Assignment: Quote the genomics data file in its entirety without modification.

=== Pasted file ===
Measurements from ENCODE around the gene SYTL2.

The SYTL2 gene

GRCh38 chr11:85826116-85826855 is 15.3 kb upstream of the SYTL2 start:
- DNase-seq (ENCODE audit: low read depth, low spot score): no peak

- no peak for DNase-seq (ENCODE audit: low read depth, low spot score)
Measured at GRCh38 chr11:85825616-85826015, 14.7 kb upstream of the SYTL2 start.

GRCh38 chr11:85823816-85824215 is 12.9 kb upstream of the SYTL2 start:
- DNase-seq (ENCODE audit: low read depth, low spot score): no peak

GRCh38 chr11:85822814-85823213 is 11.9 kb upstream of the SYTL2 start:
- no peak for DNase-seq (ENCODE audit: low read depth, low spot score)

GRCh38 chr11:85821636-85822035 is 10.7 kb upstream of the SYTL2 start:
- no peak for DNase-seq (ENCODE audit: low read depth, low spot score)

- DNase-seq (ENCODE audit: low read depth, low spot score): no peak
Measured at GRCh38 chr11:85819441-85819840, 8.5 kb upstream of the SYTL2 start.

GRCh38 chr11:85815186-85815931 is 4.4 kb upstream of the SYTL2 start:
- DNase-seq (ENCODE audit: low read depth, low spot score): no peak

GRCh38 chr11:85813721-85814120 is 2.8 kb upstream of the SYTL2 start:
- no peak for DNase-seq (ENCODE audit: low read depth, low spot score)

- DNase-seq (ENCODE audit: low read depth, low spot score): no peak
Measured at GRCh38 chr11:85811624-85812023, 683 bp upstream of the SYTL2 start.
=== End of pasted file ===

Measurements from ENCODE around the gene SYTL2.

The SYTL2 gene

GRCh38 chr11:85826116-85826855 is 15.3 kb upstream of the SYTL2 start:
- DNase-seq (ENCODE audit: low read depth, low spot score): no peak

- no peak for DNase-seq (ENCODE audit: low read depth, low spot score)
Measured at GRCh38 chr11:85825616-85826015, 14.7 kb upstream of the SYTL2 start.

GRCh38 chr11:85823816-85824215 is 12.9 kb upstream of the SYTL2 start:
- DNase-seq (ENCODE audit: low read depth, low spot score): no peak

GRCh38 chr11:85822814-85823213 is 11.9 kb upstream of the SYTL2 start:
- no peak for DNase-seq (ENCODE audit: low read depth, low spot score)

GRCh38 chr11:85821636-85822035 is 10.7 kb upstream of the SYTL2 start:
- no peak for DNase-seq (ENCODE audit: low read depth, low spot score)

- DNase-seq (ENCODE audit: low read depth, low spot score): no peak
Measured at GRCh38 chr11:85819441-85819840, 8.5 kb upstream of the SYTL2 start.

GRCh38 chr11:85815186-85815931 is 4.4 kb upstream of the SYTL2 start:
- DNase-seq (ENCODE audit: low read depth, low spot score): no peak

GRCh38 chr11:85813721-85814120 is 2.8 kb upstream of the SYTL2 start:
- no peak for DNase-seq (ENCODE audit: low read depth, low spot score)

- DNase-seq (ENCODE audit: low read depth, low spot score): no peak
Measured at GRCh38 chr11:85811624-85812023, 683 bp upstream of the SYTL2 start.